Medical Imaging That Helps Assess Heart Health


Heart disease is the leading cause of death around the world. Contributing factors include a poor diet, lack of exercise, and genetics. Most doctors tell patients that the way to better cardiac health is through medically proven methods of eating better, regular exercise and taking precautions if your family has a history of heart disease.

To detect and combat heart disease, scientists have developed a variety of medical technologies. Medical imaging is a common method for doctors to determine the probability of a patient developing a heart condition. Below is a look at the medical imaging modalities physicians use to assess cardiac health.

CT and CAT Scans for Calcium Scoring

One frequently used medical imaging exam for determining the condition of the heart is through a CT or CAT scan. CT scans use X-rays and computer equipment to produce cross-sectional images of the body, including several types of tissues such as muscles. At Doctors Imaging, we calibrate CT equipment to use the lowest amounts of radiation required for each exam.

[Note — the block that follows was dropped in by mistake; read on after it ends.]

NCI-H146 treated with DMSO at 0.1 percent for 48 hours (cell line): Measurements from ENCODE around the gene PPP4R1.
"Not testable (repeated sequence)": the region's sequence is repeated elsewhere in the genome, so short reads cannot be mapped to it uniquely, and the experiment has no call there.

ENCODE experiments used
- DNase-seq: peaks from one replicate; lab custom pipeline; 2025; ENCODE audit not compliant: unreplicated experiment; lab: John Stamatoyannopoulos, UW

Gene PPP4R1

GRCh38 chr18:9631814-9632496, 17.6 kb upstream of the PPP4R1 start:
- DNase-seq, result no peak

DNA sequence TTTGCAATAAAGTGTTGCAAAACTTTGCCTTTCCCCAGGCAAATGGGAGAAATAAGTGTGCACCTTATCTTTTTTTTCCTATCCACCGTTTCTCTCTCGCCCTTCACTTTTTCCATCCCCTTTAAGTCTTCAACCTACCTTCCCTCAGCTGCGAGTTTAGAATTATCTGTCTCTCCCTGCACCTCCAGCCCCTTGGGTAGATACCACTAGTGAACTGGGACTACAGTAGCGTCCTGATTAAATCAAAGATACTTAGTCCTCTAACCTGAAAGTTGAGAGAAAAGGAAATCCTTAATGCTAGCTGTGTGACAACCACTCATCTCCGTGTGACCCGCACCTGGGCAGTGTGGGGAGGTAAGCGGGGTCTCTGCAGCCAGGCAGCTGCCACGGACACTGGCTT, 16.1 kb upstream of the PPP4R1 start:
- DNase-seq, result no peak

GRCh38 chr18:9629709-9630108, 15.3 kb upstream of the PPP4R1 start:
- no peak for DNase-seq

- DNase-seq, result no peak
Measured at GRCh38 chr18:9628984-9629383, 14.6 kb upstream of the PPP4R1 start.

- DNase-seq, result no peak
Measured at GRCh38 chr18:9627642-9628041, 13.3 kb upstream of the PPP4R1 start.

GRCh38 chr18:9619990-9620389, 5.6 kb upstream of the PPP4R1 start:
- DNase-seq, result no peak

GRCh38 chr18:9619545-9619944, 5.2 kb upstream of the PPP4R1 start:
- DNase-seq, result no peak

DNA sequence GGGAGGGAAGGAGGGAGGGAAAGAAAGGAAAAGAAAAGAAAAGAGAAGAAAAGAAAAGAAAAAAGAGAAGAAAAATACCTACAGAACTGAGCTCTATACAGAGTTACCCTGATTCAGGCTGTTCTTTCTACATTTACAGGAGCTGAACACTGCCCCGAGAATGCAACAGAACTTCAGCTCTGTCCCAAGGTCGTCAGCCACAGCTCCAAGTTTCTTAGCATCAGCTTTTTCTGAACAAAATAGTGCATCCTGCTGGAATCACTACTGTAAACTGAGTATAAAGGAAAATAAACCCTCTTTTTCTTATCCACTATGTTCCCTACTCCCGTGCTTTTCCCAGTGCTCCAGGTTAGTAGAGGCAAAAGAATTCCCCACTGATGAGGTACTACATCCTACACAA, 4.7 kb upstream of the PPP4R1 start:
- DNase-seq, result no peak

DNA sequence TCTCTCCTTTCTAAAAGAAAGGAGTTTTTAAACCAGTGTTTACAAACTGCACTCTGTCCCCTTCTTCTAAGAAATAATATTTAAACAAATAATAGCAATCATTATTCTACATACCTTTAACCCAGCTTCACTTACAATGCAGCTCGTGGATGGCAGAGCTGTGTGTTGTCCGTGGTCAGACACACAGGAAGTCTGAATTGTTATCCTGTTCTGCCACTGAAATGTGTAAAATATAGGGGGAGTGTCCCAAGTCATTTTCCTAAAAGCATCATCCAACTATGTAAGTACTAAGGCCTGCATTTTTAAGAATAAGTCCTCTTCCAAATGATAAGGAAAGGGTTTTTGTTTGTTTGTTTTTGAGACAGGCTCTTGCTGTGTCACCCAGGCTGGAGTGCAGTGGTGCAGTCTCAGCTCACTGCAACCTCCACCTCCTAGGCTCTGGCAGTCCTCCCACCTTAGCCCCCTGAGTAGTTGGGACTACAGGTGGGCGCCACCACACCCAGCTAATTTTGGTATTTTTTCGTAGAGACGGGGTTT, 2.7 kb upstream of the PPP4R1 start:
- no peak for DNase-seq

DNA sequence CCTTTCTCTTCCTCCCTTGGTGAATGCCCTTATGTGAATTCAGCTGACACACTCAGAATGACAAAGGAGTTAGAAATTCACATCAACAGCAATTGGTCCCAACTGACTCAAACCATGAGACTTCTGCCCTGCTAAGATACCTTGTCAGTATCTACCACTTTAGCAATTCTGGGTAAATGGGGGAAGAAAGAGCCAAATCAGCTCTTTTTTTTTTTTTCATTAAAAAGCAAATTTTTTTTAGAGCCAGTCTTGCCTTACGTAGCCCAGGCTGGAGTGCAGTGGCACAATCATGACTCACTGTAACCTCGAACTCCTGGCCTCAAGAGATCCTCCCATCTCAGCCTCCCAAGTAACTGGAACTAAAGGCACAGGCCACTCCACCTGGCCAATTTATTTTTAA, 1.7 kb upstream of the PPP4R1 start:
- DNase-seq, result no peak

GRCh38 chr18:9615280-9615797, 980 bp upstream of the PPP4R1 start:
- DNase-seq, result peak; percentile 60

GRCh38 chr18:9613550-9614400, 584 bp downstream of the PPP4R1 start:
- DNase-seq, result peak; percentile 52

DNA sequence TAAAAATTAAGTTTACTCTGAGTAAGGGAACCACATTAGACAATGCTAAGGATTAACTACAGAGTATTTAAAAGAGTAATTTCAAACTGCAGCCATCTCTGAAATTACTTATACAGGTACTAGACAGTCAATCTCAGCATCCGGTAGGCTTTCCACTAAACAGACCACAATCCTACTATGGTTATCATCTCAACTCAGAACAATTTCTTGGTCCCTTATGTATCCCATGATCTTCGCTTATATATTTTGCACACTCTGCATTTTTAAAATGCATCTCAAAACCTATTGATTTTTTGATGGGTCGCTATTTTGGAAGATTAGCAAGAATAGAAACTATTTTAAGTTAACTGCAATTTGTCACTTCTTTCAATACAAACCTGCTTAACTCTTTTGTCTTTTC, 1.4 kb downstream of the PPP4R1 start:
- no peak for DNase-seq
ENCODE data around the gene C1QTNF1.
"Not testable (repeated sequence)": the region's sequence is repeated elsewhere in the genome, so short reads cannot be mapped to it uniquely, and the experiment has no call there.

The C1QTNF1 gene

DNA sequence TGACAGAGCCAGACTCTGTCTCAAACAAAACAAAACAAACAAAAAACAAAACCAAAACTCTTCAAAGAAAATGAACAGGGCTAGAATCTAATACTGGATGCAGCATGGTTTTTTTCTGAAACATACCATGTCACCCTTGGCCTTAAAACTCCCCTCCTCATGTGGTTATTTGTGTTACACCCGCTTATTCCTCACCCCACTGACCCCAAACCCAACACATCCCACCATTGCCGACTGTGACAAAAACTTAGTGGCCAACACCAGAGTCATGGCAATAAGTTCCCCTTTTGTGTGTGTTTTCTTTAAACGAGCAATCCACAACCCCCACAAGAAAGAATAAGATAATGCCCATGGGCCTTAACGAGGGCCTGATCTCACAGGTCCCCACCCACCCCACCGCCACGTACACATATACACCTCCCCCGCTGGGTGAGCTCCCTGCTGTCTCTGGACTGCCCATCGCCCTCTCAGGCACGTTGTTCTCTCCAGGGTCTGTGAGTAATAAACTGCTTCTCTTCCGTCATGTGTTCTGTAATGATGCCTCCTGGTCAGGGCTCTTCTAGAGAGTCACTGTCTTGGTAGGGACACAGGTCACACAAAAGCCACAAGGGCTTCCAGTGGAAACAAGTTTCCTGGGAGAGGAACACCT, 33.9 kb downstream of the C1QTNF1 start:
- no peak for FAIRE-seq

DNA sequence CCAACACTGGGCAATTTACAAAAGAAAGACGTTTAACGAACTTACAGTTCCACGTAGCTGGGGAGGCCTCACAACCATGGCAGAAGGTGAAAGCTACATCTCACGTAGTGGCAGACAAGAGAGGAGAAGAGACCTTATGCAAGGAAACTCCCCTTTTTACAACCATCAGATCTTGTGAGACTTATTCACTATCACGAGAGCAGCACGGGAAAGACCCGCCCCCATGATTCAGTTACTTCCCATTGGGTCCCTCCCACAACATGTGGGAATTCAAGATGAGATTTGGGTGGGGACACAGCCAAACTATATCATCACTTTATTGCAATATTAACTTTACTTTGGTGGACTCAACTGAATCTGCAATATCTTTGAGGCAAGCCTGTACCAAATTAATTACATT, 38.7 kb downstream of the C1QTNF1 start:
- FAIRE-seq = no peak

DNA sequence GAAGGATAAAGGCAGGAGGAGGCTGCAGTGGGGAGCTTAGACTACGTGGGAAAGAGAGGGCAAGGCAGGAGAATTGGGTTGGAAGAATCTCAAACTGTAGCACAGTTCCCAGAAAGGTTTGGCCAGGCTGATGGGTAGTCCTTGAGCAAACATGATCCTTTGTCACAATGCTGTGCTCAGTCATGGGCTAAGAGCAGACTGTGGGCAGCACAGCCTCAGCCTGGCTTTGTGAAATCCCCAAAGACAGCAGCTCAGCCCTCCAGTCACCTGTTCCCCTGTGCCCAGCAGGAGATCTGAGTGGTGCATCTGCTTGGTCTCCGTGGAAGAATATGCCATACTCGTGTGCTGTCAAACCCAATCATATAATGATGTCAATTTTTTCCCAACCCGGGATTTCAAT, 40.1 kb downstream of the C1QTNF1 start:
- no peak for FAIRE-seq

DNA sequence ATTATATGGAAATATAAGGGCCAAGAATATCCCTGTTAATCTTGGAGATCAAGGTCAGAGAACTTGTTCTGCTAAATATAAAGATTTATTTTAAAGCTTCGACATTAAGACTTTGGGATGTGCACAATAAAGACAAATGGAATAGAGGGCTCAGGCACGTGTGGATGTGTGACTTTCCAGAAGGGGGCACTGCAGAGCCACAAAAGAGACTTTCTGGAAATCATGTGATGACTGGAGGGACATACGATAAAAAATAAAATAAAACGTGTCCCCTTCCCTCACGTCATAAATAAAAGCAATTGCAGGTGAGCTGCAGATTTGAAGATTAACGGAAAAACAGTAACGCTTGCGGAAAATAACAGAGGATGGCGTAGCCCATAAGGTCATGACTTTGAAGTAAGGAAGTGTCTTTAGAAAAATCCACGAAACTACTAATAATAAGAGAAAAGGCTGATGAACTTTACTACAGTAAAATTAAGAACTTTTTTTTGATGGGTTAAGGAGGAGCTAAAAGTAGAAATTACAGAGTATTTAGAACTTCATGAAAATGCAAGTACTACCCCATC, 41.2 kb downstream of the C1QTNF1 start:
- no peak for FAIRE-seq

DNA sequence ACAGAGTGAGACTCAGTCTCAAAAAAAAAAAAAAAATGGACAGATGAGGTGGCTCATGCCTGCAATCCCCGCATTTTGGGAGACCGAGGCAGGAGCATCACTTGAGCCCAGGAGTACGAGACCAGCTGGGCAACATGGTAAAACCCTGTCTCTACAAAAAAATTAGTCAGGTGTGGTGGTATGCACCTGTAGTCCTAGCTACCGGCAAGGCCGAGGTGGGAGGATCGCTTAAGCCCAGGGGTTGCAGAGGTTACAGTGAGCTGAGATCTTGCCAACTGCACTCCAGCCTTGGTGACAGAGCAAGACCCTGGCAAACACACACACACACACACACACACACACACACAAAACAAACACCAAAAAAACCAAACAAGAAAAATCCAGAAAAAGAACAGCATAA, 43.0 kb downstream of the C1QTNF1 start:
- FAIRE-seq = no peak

A Calcium Scoring screening uses produces imaging of the coronary arteries to determine if they are blocked or narrowed by the buildup of plaque – an indicator for atherosclerosis or coronary artery disease (CAD). The information obtained can help evaluate whether you are at increased risk for heart attack.

A CT scan for coronary calcium is a non-invasive way of obtaining information about the presence, location and extent of calcified plaque in the coronary arteries—the vessels that supply oxygen-containing blood to the heart muscle.

Because calcium is a marker of CAD, the amount of calcium detected on a cardiac CT scan is a helpful prognostic tool. The findings on cardiac CT are expressed as a calcium score. Another name for this test is coronary artery calcium scoring.